Under the Hong Kong Human Rights and Democracy Act of 2019, the secretary of state must certify every year whether Hong Kong is sufficiently autonomous from the mainland to justify special trading privileges granted by the United States.
The territory, a former British colony, returned to Chinese sovereignty in 1997, with Beijing promising to preserve its autonomy and freedoms under the framework of “one country, two systems.”
Pompeo today certified to Congress that Hong Kong does not continue to warrant special treatment under U.S. law. These privileges include the areas of trade, investment, and immigration, and has meant that current U.S. tariffs on billions of dollars worth of Chinese goods do not apply to Hong Kong.
“No reasonable person can assert today that Hong Kong maintains a high degree of autonomy from China,” he said in a statement.
It is unclear if the Trump administration will proceed to revoke Hong Kong’s special privileges, which requires an executive order by the president. The state department did not respond to a query from The Epoch Times.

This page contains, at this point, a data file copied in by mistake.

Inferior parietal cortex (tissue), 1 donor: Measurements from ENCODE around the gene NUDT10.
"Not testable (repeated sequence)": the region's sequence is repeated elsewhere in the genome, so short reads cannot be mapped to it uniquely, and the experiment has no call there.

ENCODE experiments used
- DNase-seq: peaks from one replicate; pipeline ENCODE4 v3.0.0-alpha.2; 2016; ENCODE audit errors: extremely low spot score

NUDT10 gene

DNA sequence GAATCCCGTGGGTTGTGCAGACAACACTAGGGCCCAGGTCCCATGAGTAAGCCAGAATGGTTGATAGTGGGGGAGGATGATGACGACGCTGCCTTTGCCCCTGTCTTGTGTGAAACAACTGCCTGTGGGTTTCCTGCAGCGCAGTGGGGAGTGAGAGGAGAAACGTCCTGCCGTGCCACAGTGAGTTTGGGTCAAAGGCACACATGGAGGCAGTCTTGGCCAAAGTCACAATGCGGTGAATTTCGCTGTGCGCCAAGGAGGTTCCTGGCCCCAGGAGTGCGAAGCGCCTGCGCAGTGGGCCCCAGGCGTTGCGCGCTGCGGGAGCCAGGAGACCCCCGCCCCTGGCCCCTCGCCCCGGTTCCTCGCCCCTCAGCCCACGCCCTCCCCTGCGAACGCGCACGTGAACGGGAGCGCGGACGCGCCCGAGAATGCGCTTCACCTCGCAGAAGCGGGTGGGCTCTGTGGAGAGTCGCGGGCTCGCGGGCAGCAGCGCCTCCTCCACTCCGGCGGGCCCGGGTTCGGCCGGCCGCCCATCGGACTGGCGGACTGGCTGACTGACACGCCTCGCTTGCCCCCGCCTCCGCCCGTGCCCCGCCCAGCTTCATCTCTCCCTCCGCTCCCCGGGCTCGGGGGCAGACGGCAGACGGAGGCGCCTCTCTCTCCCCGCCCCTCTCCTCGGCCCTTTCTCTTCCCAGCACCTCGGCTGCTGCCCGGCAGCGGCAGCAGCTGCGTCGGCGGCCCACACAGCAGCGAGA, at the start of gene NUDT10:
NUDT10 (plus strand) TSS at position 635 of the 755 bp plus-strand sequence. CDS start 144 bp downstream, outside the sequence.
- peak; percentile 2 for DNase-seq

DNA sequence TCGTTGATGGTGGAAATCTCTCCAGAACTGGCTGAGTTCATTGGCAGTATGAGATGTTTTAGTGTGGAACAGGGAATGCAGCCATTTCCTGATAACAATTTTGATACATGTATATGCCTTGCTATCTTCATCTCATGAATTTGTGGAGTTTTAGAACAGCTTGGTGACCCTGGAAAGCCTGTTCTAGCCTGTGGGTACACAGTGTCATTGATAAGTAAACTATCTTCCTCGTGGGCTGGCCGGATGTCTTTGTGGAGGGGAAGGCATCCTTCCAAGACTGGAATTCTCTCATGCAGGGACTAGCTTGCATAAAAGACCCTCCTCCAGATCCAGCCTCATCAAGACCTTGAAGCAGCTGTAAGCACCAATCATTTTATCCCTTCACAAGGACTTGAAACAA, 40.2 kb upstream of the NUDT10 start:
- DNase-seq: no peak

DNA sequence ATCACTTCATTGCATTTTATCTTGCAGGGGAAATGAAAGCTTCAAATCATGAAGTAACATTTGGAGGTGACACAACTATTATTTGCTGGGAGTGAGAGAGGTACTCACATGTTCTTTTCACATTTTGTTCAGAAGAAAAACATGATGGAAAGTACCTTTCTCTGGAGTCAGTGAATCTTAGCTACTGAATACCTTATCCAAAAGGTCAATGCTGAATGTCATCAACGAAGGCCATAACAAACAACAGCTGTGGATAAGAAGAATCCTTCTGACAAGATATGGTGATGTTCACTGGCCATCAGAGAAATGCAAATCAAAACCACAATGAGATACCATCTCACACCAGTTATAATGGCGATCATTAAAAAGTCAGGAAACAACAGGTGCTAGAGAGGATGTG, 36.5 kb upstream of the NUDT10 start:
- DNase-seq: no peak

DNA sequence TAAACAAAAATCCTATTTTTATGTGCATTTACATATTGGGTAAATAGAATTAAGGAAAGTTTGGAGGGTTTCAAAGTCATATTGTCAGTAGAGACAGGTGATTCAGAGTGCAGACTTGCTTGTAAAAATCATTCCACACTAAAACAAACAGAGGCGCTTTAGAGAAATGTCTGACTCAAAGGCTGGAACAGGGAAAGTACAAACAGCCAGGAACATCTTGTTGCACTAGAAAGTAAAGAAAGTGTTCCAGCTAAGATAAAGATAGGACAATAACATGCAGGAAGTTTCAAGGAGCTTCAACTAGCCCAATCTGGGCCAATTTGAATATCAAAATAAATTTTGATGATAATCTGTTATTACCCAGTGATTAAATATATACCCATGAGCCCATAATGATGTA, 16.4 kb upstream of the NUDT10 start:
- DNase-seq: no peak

The secretary described Beijing’s recent plans to impose a national security law on Hong Kong, bypassing the city’s legislature, as a “disastrous decision,” adding that the action was “only the latest in a series of actions that fundamentally undermine Hong Kong’s autonomy and freedoms.”
He added: “While the United States once hoped that free and prosperous Hong Kong would provide a model for authoritarian China, it is now clear that China is modeling Hong Kong after itself.”
Beijing recently said it would take countermeasures if the United States issues sanctions due to recent developments in Hong Kong.
President Donald Trump told reporters on Tuesday that his administration was planning to take action in response to the regime’s move “before the end of the week,” but declined to provide details.
Through the White House press secretary, Trump also said he doubted that Hong Kong could remain a global financial hub “if China takes over.”
Pompeo’s decision comes hours after thousands took to the streets in Hong Kong to oppose a new bill that would criminalize disrespect of the Chinese national anthem. On Sunday, police fired tear gas after thousands also turned out to voice their anger toward the new national security law.